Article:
docker node update

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Update a node

API 1.24+  The client and daemon API must both be at least 1.24 to use this command. Use the docker version command on the client to check your client and daemon API versions.


docker node update [OPTIONS] NODE


Name, shorthandDefaultDescription
--availabilityAvailability of the node (“active”|”pause”|”drain”)
--label-addAdd or update a node label (key=value)
--label-rmRemove a node label if exists
--roleRole of the node (“worker”|”manager”)

Parent command

docker nodeManage Swarm nodes
docker node demoteDemote one or more nodes from manager in the swarm
docker node inspectDisplay detailed information on one or more nodes
docker node lsList nodes in the swarm
docker node promotePromote one or more nodes to manager in the swarm
docker node psList tasks running on one or more nodes, defaults to current node
docker node rmRemove one or more nodes from the swarm
docker node updateUpdate a node

Extended description

Update metadata about a node, such as its availability, labels, or roles.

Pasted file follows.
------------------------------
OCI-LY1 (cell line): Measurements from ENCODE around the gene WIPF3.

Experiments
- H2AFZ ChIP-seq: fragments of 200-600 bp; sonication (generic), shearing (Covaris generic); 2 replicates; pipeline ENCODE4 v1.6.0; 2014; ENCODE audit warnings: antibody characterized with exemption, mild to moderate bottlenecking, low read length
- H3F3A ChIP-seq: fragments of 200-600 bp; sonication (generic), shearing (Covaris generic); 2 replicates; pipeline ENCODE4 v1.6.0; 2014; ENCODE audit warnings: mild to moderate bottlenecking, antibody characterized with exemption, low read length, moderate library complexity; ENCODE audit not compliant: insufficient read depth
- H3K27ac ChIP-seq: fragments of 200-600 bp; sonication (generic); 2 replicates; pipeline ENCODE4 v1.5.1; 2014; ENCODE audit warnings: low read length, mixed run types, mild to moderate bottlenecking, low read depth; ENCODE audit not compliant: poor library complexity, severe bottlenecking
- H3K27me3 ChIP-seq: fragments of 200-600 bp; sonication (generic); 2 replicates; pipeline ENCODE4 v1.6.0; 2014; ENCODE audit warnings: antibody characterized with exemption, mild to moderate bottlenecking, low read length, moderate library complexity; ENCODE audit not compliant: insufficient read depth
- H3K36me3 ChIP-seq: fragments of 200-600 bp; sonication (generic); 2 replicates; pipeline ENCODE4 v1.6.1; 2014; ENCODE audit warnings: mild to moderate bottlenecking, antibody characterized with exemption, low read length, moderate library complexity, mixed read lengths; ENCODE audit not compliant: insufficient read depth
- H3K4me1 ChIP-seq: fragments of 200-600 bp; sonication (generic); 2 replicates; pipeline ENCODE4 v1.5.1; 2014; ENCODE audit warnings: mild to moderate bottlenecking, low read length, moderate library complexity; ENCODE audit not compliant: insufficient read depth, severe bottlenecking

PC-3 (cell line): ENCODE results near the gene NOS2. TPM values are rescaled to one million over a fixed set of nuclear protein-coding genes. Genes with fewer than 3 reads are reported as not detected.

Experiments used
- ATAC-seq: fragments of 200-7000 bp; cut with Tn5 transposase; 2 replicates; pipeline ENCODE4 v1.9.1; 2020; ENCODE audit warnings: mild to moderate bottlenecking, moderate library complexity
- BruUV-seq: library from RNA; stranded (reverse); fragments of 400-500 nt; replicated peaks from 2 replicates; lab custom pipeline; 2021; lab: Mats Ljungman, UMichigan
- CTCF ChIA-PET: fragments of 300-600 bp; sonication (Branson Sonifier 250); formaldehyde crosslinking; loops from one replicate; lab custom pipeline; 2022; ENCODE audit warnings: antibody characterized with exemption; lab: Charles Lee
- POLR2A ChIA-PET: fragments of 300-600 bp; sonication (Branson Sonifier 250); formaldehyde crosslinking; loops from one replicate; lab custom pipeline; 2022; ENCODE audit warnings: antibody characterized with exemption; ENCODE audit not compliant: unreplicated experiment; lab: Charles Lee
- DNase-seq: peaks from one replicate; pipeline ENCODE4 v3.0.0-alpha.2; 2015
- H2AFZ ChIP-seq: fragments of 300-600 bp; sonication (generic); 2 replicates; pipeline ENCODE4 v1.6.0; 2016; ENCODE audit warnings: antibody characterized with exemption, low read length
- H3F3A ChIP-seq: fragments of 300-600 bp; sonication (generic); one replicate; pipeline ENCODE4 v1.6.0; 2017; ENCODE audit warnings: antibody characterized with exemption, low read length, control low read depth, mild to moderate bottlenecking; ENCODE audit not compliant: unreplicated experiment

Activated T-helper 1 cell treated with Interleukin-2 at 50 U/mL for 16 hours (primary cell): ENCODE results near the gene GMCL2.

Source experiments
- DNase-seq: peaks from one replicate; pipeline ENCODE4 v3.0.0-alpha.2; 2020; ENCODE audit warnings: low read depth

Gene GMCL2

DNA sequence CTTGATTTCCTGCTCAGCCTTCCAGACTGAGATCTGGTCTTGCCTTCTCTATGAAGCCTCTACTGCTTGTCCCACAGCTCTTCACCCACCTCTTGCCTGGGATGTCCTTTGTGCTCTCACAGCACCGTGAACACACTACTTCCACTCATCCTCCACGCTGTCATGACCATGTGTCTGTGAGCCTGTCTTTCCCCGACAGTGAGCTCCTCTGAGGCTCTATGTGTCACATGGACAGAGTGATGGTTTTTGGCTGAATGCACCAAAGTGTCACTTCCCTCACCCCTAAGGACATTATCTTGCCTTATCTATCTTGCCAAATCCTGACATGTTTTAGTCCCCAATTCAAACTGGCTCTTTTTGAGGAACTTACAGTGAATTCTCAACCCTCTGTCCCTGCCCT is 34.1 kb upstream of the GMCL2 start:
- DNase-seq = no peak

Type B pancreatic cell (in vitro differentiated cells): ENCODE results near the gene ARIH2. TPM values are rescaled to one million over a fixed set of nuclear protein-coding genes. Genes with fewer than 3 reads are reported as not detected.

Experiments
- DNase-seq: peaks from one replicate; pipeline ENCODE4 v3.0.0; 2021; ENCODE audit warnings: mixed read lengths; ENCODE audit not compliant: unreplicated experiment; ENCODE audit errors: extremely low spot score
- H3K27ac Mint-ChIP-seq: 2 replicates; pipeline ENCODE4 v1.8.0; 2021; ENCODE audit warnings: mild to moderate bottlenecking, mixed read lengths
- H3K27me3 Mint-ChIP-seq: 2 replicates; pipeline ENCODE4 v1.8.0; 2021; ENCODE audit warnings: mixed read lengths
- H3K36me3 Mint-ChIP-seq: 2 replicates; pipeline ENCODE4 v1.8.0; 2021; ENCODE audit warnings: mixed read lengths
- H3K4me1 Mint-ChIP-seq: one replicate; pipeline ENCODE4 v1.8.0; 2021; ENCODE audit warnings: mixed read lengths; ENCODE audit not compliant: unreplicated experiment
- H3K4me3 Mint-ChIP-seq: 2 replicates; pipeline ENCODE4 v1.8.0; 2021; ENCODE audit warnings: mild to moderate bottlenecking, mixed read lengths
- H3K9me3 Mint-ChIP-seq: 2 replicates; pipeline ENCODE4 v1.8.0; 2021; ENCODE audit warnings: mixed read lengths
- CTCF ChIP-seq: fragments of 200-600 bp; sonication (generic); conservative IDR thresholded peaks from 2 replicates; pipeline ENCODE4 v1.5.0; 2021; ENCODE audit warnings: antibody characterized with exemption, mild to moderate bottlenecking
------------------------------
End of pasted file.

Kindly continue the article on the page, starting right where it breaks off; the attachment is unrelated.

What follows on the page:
Add label metadata to a node

Add metadata to a swarm node using node labels. You can specify a node label as a key with an empty value:

$ docker node update --label-add foo worker1

To add multiple labels to a node, pass the --label-add flag for each label:

$ docker node update --label-add foo --label-add bar worker1

When you create a service, you can use node labels as a constraint. A constraint limits the nodes where the scheduler deploys tasks for a service.

For example, to add a type label to identify nodes where the scheduler should deploy message queue service tasks:

$ docker node update --label-add type=queue worker1

The labels you set for nodes using docker node update apply only to the node entity within the swarm. Do not confuse them with the docker daemon labels for dockerd.

For more information about labels, refer to apply custom metadata.